Ultimately, he later disclosed that he had developed feelings for that girl, who had informed him her name was Sarah, and that he “wish[ed] he could keep her.”

Stayner combed her hair after repeatedly assaulting her, professed his love for her, and then killed her. 

He concealed the car in the  bushes and discarded it, hailing a cab and paying with stolen money from Carole Sund’s handbag for the return trip.

Stayner returned two days later with a can of gasoline and set it ablaze, carving the words “We have Sarah” into the hood.

Following the Incident

The bodies were not discovered for another month. Carole Sund and Silvina Pelosso’s bodies were found in the charred vehicle on March 18.

Conversely, Juli Sund’s remains were found a week later, thanks to a map provided anonymously to the authorities by Stayner. 

Several employees of the Cedar Lodge, including Cary Stayner, were interrogated by officials. After questioning, Stayner was released and not considered a suspect. 

The bodies were unidentifiable, and their dental records were used for identification. A note containing a hand-drawn map indicating the location of the third victim, Juli Sund, was delivered to the police.

“We had fun with this one,” the message read at the top of the note. Juli’s remains, with a severely slashed throat, were found near the location represented on the map by investigators.

Stayner subsequently stated that he believed he had gotten away with the murders, but this was not the only case.

Second Offense

Three months after killing those women, Cary Stayner committed yet another brutal crime. He murdered and decapitated Joie Ruth Armstrong, a 26-year-old Yosemite National Park naturalist.

On July 24, FBI investigators apprehended Cary Stayner at a nudist resort after witnesses identified his vehicle, making him the prime suspect in that case.

Shortly after requesting a “good sized stack” of child p*rnography in exchange for his confessions, which was declined, Stayner confessed to his previous offenses.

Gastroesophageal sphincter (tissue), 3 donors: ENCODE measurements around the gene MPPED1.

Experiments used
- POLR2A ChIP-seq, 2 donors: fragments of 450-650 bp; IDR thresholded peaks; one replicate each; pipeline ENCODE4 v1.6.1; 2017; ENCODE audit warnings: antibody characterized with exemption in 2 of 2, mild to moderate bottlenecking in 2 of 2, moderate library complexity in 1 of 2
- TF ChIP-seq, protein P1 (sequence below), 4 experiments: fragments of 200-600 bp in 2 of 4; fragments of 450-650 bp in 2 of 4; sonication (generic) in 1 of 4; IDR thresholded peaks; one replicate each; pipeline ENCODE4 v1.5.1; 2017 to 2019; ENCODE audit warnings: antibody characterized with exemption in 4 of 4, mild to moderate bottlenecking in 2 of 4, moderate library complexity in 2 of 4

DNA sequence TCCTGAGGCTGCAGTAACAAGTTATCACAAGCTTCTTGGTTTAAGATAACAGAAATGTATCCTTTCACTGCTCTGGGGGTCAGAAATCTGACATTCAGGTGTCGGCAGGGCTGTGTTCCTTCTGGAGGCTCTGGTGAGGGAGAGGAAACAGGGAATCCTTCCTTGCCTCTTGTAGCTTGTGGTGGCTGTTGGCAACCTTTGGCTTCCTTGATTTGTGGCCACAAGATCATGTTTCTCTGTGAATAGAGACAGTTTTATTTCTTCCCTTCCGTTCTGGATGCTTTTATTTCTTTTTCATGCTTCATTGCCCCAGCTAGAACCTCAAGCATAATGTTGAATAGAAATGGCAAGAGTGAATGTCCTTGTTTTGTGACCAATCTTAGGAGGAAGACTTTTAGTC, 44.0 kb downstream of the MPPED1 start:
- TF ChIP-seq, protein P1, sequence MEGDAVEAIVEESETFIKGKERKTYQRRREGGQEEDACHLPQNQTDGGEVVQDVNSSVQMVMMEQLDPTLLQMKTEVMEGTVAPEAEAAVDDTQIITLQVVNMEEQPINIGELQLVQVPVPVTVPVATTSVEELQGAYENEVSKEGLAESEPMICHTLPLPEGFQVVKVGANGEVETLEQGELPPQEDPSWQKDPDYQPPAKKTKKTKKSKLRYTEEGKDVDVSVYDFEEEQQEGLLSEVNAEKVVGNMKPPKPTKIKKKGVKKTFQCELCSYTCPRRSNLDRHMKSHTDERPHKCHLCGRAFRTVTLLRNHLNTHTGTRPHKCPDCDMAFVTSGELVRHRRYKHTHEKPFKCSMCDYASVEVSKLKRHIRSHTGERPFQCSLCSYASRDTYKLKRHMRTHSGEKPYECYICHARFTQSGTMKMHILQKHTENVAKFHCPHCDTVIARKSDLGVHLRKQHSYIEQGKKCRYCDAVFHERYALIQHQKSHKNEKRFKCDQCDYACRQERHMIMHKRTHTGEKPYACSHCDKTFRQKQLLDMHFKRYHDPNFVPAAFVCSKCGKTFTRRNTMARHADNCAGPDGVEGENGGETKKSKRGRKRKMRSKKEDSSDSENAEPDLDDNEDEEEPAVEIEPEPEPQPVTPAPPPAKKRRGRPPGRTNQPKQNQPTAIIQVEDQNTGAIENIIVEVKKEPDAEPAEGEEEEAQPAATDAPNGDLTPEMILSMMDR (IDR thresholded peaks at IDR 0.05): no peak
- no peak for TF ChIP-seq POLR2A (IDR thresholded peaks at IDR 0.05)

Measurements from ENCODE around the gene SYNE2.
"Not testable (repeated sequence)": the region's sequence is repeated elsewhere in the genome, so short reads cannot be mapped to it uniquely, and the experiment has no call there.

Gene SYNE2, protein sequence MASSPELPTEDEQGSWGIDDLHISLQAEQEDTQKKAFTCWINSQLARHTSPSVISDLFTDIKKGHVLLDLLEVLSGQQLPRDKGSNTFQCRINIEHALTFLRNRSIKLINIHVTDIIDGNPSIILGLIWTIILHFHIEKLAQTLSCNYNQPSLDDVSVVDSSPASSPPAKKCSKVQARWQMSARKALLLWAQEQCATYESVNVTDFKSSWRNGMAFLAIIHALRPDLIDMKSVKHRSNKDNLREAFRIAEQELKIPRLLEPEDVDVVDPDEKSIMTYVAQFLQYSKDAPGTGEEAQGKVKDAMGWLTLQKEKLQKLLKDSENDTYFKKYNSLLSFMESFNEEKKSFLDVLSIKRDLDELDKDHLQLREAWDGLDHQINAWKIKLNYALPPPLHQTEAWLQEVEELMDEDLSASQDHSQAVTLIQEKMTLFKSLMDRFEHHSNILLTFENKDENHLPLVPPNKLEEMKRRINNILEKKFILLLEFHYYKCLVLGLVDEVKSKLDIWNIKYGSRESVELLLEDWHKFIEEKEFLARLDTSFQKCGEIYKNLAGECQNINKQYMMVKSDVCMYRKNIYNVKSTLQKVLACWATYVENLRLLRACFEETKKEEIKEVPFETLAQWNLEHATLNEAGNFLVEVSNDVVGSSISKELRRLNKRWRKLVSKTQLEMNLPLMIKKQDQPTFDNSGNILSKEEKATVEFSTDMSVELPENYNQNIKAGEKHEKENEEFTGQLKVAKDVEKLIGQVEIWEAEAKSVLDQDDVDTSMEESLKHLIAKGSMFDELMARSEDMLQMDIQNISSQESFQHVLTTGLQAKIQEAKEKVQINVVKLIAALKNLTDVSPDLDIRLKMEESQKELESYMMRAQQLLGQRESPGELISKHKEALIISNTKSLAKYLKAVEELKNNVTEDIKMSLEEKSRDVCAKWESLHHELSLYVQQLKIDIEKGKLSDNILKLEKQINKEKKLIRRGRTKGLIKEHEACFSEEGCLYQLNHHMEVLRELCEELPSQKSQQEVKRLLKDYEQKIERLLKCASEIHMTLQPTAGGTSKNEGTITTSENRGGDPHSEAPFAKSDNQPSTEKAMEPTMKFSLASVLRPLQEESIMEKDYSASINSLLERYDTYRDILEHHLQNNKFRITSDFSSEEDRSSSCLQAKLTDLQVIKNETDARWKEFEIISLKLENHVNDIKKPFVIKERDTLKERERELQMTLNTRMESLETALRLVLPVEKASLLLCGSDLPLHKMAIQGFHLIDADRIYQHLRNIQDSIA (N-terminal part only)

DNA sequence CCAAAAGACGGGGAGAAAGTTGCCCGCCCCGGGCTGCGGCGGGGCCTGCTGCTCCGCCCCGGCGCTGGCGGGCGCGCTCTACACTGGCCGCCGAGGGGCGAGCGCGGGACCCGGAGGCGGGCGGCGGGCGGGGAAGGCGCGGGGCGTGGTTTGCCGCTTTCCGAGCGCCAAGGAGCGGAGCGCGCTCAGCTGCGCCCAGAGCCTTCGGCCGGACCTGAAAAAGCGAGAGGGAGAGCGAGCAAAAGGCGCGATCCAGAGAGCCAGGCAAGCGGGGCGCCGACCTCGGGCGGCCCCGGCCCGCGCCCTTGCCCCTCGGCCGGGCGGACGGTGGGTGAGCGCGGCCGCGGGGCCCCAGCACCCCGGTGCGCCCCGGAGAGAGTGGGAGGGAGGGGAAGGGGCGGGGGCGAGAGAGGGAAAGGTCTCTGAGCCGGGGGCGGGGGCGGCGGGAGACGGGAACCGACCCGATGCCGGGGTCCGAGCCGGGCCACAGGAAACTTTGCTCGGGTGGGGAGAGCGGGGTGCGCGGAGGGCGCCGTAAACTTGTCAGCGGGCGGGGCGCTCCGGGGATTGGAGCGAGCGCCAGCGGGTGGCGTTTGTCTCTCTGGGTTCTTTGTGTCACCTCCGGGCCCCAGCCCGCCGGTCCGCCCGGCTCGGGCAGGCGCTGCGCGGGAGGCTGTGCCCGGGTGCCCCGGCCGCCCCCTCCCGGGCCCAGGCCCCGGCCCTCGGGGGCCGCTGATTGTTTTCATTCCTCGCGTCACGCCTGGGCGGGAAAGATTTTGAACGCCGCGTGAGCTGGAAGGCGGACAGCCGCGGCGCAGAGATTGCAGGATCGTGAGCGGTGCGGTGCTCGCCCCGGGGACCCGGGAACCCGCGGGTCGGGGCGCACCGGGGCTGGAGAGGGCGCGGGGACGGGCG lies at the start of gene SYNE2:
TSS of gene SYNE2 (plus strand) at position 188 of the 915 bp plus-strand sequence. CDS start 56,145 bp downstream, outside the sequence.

The Court Proceedings

Since Armstrong’s murder occurred on federal grounds, Stayner was tried in federal court. 

He pleaded guilty to attempted first-degree murder, felony first-degree murder, abduction leading to death, and attempted aggravated sexual assault resulting in death to avoid a potential death sentence. 

Stayner was sentenced to life in prison without the possibility of parole after expressing remorse for his actions.

Concluding Remarks

Stayner’s legal team claimed that his family had a history of sexual abuse and mental illness, which not only manifested in the killings but also in his obsessive-compulsive disorder. 

According to Dr. Jose Arturo Silva, Cary Stayner also has mild autism and paraphilia.

In 2002, Stayner was given the death penalty and was placed in the Adjustment Center for capital punishment at San Quentin Penitentiary in California. 

As of November 2021, his death sentence has yet to be enforced.

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  1. Guest

    This article seems to discuss the methods used by Cary Stayner, a serial killer, to commit his crimes. It piques the reader’s interest in understanding the details of his actions and the psychology behind them. The reader might be curious about the motives behind Stayner’s heinous acts and how he managed to carry them out without getting caught for a significant period of time. They might also be interested in any patterns or similarities between his crimes. Overall, the reader appears to have a morbid fascination with the dark aspects of human behavior and seeks a deeper understanding of the mind of a serial killer.